return new SPClaim(Microsoft.IdentityModel.Claims.ClaimTypes.Upn, upn.InnerText, AdClaimValueType, SPOriginalIssuers.Format(SPOriginalIssuerType.TrustedProvider, SecureStoreClaimsSettings.Default.ProviderName));
        }
    }
    
  3. The User Profile Service needs to be completely set up and functioning. The OAuth procedure with Apps uses the UPA to match the string value of user ID from the token to look up and rehydrate a user in SharePoint so that it can operate on its behalf. If it can’t find the user in the UPA you will get a 401 when the app requests information.
  4. If, like me, you are working in a development environment and have deployed Apps that are now not working I would recommend deleting any App Catalogs and your App Management Service and rebuilding them as corrupted App installs were giving me some issues.
  5. The PowerShell scripts listed in the above article seemed to be a bit out of date. Steve Peschka made some updates to them on his blog, but the MSDN article does not seem to have those updates. I have combined the 4 steps listed in the article along with Steve’s updates into one script with step by step instructions that I hope will help the next guy. The scripts can be found here.
  6. Deploy your App to you App Catalog and cross all available limbs.

Sources for this post:

5 Ways the BI Experience in SharePoint is Evolving

A post on the Microsoft Office blog today entitled “Evolution of SharePoint”  grabbed my attention.  In it, Office Product Management team General Manager Julia White discussed ways the SharePoint platform is changing to fit its niche in the cloud and on premises.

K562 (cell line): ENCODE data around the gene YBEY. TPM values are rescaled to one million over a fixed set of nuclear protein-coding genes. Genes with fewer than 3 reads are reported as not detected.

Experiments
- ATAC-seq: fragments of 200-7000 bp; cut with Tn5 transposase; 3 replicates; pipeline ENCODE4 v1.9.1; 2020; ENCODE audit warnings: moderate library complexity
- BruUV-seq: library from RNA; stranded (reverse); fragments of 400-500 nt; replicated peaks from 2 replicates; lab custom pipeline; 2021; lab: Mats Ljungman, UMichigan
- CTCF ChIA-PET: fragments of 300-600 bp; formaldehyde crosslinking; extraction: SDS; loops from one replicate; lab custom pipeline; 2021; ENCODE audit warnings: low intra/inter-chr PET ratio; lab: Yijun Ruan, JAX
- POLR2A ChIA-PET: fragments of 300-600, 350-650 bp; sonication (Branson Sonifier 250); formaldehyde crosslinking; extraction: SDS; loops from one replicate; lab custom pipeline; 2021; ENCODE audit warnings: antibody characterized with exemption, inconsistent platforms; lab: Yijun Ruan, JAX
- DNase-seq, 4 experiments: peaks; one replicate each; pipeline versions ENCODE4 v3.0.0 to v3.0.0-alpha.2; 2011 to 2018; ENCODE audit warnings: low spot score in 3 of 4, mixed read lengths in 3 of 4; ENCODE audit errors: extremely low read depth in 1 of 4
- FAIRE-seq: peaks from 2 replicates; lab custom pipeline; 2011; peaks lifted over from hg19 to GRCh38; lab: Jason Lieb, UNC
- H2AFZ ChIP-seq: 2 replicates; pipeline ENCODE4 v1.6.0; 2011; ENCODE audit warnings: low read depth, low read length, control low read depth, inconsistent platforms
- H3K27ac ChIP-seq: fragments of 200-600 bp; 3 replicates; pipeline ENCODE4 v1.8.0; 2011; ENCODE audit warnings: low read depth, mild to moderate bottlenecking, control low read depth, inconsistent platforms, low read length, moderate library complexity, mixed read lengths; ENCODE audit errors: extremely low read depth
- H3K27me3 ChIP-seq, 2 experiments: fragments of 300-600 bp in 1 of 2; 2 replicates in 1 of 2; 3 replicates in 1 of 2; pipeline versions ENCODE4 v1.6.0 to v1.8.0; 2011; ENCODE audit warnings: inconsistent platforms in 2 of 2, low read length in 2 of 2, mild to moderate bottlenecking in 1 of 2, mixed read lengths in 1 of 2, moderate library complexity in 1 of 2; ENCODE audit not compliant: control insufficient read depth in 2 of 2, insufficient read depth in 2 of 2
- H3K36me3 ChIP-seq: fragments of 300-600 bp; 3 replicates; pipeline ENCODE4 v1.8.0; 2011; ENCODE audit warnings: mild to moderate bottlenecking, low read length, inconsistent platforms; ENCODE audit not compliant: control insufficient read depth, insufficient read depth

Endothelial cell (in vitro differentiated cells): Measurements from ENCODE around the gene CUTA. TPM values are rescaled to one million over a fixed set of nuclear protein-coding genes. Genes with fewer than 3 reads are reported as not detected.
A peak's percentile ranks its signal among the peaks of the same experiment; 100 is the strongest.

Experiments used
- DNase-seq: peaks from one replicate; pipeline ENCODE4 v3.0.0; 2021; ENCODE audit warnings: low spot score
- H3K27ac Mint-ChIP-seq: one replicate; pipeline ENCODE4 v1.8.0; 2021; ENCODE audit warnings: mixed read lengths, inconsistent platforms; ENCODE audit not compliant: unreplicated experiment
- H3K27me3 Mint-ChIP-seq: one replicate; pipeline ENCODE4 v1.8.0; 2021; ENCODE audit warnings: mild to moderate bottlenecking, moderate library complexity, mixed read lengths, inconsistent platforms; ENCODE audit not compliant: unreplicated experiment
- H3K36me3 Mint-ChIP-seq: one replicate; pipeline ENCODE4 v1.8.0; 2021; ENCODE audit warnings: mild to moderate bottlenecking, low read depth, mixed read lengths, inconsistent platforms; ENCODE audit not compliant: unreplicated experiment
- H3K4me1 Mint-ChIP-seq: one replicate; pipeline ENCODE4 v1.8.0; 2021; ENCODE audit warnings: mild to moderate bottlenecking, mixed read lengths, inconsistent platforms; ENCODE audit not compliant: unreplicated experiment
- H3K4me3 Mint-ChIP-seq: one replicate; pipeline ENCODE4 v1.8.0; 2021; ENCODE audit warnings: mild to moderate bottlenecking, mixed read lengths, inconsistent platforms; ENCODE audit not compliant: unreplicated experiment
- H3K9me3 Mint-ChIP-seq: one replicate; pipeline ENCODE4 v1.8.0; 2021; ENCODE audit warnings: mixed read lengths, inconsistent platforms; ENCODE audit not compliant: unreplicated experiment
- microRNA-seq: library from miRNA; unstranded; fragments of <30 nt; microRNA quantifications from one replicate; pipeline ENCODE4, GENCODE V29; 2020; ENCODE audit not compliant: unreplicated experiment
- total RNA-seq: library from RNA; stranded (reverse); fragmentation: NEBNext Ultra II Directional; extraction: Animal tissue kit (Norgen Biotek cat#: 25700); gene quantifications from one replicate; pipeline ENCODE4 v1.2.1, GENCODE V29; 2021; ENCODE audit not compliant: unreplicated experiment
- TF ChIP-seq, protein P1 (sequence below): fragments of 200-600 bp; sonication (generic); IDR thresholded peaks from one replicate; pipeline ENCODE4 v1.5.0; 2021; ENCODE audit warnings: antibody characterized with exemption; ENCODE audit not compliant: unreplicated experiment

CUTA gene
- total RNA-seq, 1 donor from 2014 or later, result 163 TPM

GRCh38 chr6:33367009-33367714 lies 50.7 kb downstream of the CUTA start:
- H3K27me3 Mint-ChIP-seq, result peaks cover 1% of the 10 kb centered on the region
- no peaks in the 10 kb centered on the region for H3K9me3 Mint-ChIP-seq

As I read the article, I started thinking about how SharePoint BI has also evolved and is continuing to co-evolve with the host platform:

1) Less Excel, more Power BI

In SharePoint 2010, Excel Service and Power Pivot were big deals — not to mention the introduction of PerformancePoint Services.  By 2013, these same features had been streamlined for on-premises users, but SharePoint Online users kinda got the short end of the stick.  Enter Power BI, and the integration with Excel became even deeper with Power View and the BISM Connector providing additional functionality.   But now, Microsoft has basically unyoked Power BI from Excel with the introduction of Power BI Designer.

What exactly this means for SharePoint users is as yet unclear — especially those in the on-premises scenario.  One can expect that the Power Pivot Gallery will live on.  There are promises of being able to embed Power BI artifacts in SharePoint online pages or web apps, as well.  But what seems most likely is that a Power BI App will be made available to on-premises users of SharePoint 2016.

2) On-premises to Cloud

Progress marches on, and nowhere is that truer than in the BI realm.  From the long list of services and features provided to expand the BI experience in SharePoint 2013 on premises, we’ve seen the entire industry pivot to the cloud.  For SharePoint, this has essentially meant expansion of Office 365 and SharePoint Online in competition with the on-premises product.  And to date, it’s the cloud path has really gotten the most lavish attention from Microsoft with Power BI.  It remains to be seen how SharePoint 2016 will be positioned in that light, and whether we might see a new story for on-premises SharePoint BI take form.